After recently moving into a new place, I was surprised to find that none of the windows had flyscreens on them. So I set myself the task of making them. After watching tutorials on YouTube (as every aspiring but unqualified DIY-er does), I learnt that to make the rectangular “frame” part of a flyscreen you buy framing in 2.5m lengths for the sides and cut it to match the size of your window. Seemed easy enough and not at all related to mathematics, right?!?

Framing

A finished flyscreen

Wrong! Before I could even start construction, I needed to decide how many lengths of framing I needed. I didn’t want to buy more length than necessary (that would be wasteful and we wouldn’t want that!), so having measured my window dimensions, I did what every normal person would do: I set up an optimisation problem to finding the minimum number of lengths needed to complete the job.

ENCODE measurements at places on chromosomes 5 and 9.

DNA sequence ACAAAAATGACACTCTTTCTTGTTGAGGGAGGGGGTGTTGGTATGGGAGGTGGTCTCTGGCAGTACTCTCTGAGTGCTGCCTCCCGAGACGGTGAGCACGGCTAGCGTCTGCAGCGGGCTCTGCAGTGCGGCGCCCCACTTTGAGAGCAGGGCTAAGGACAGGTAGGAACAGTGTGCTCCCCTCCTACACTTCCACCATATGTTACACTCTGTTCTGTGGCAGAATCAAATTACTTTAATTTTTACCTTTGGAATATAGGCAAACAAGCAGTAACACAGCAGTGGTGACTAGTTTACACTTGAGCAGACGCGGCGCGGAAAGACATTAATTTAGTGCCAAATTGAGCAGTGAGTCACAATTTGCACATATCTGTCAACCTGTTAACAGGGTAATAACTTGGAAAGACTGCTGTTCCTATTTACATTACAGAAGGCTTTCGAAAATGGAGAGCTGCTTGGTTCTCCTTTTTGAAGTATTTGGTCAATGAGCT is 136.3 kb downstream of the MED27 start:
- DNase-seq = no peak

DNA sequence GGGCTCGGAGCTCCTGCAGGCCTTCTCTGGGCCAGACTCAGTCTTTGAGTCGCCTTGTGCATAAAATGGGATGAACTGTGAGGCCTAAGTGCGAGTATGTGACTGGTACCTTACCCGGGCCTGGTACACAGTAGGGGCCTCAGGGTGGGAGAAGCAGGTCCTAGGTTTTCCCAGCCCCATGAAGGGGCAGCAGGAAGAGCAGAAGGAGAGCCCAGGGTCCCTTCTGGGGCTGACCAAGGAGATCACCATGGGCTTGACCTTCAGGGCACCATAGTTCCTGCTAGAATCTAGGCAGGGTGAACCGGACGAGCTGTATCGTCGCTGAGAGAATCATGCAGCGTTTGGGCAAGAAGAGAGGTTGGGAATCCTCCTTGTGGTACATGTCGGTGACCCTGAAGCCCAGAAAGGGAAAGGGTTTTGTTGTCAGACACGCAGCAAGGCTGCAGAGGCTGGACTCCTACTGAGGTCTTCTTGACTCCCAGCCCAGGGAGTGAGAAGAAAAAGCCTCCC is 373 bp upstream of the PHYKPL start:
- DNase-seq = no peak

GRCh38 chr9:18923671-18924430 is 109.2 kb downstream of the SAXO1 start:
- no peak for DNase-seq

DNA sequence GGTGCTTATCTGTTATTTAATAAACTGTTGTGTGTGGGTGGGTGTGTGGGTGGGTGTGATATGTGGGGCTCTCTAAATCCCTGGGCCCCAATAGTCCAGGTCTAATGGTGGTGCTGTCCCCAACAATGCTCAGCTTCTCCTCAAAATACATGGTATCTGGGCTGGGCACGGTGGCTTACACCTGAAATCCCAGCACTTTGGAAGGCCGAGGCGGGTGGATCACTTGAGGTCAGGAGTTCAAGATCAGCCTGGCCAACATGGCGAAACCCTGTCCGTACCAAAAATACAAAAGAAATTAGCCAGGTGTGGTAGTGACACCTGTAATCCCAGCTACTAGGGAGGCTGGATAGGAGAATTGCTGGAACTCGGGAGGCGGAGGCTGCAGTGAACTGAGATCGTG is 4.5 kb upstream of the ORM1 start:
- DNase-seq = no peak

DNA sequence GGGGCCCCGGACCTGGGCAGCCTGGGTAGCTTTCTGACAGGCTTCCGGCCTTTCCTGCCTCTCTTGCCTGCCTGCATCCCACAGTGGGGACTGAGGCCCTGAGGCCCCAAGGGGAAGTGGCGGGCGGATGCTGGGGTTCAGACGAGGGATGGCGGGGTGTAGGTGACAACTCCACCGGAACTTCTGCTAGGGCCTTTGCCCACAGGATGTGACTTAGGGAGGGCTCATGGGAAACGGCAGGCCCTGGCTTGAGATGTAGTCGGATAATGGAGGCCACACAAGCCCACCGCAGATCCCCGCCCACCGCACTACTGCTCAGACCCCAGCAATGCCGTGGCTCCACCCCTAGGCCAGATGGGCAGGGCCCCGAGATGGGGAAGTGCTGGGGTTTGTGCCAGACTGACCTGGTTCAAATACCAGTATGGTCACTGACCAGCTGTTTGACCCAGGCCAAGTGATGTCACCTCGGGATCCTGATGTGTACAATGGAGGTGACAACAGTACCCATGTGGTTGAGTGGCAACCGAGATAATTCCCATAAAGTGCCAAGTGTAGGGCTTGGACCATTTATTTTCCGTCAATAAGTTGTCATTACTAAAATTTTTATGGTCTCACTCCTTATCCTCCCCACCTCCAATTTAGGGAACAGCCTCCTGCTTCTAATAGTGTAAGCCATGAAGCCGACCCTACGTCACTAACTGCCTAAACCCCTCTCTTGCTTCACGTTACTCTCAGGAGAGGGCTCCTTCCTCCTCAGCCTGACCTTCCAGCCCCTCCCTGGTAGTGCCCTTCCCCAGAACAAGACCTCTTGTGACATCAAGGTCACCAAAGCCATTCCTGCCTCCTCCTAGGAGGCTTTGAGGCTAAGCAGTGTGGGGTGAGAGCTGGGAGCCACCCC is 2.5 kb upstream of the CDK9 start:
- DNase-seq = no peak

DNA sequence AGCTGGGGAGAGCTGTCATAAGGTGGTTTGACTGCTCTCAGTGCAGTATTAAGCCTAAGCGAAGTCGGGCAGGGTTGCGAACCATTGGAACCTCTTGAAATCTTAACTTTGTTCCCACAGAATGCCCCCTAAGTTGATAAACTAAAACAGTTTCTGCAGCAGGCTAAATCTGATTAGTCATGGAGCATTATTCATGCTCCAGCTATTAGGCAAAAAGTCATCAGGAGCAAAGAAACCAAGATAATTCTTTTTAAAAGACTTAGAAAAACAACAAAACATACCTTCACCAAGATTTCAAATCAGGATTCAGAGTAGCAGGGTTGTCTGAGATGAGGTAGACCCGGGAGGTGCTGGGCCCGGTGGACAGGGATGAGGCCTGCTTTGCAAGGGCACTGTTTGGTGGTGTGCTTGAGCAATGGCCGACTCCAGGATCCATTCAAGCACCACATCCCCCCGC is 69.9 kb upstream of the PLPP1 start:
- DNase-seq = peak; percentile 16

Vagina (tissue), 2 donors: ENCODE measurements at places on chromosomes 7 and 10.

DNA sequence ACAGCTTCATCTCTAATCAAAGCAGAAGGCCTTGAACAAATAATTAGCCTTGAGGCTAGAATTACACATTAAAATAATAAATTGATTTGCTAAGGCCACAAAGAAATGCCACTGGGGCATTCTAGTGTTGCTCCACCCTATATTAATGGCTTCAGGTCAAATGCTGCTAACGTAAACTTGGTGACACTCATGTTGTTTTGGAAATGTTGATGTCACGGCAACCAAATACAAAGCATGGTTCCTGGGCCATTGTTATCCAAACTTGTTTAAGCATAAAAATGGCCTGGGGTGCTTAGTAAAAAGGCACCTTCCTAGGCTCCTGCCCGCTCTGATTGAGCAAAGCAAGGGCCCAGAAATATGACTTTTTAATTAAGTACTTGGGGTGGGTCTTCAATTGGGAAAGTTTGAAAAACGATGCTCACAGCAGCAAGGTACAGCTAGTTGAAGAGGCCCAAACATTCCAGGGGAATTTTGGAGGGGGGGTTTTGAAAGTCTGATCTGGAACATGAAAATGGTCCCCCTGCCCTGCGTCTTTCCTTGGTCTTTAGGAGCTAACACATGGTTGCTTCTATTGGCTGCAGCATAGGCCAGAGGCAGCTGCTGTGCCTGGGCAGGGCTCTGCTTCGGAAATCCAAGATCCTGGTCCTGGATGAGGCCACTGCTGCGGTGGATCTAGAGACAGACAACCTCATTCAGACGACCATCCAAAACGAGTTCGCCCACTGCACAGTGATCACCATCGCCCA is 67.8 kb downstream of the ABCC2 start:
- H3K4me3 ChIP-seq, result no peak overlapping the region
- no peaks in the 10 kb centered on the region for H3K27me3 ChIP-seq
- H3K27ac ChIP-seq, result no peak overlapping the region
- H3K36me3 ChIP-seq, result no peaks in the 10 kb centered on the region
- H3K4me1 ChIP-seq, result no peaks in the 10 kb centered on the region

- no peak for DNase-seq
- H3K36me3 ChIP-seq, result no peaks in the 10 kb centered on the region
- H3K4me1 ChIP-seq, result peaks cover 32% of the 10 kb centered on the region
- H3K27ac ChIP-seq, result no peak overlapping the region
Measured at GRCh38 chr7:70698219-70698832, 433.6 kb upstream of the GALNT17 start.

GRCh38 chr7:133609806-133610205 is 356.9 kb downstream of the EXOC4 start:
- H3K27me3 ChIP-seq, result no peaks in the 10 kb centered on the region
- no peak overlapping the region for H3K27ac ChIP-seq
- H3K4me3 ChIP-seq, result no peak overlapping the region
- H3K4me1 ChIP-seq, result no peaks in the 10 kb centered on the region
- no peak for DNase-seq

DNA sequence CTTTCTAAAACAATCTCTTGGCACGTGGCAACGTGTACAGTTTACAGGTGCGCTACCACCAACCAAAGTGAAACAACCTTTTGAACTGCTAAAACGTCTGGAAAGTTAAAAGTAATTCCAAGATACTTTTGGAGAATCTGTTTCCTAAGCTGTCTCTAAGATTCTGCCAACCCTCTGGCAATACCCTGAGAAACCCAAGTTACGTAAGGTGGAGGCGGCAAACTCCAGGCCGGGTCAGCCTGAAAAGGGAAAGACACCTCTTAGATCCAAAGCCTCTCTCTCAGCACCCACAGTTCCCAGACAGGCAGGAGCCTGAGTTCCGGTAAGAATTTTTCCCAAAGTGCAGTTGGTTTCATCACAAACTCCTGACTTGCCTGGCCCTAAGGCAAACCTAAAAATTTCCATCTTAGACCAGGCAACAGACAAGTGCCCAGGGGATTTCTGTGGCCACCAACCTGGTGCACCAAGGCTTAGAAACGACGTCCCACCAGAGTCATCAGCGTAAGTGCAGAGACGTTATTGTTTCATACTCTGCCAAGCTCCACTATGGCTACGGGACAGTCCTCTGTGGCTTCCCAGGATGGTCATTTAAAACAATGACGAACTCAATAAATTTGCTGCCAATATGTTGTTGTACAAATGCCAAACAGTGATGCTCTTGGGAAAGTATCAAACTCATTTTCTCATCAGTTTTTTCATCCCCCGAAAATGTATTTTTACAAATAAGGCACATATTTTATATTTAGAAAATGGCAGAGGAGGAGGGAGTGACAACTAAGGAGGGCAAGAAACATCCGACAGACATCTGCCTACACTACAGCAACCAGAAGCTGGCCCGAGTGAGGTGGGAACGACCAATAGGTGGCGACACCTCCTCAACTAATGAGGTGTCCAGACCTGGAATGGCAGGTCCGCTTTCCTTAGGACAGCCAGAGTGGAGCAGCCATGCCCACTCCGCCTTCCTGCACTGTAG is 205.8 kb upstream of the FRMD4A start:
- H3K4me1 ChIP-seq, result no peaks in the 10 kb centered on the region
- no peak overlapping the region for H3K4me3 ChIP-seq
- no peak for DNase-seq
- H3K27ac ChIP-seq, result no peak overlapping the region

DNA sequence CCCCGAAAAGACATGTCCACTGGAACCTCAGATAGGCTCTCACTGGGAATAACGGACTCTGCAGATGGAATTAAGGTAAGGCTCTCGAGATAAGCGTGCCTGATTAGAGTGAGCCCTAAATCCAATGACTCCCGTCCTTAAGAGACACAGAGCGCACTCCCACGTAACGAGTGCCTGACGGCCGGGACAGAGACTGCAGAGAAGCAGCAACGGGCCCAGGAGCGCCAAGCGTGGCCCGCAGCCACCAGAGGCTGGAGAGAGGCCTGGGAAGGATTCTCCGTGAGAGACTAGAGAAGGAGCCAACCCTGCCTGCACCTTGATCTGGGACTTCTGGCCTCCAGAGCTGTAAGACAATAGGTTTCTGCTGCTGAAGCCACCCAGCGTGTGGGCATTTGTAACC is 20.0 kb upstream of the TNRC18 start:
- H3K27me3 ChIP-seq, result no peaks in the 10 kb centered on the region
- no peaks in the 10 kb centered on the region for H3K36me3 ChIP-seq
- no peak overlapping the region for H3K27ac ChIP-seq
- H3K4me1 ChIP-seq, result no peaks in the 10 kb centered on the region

This particular problem is known as the cutting stock problem. Here’s Wikipedia description of the problem:

In operations research, the cutting-stock problem is the problem of cutting standard-sized pieces of stock material, such as paper rolls or sheet metal, into pieces of specified sizes while minimizing material wasted.

In my case, the “stock material” is the 2.5m lengths of framing, the specified sizes are the dimensions of all the windows in my house, and “minimising material wasted” means to minimisation the number framing lengths needed.

Mathematically, the cutting stock problem is NP-hard. It’s usually formulated an integer program for which it can be solved in practice. My flyscreen instances were of relatively small problem size, so this was no issue and they solved in seconds using an out of the box solver.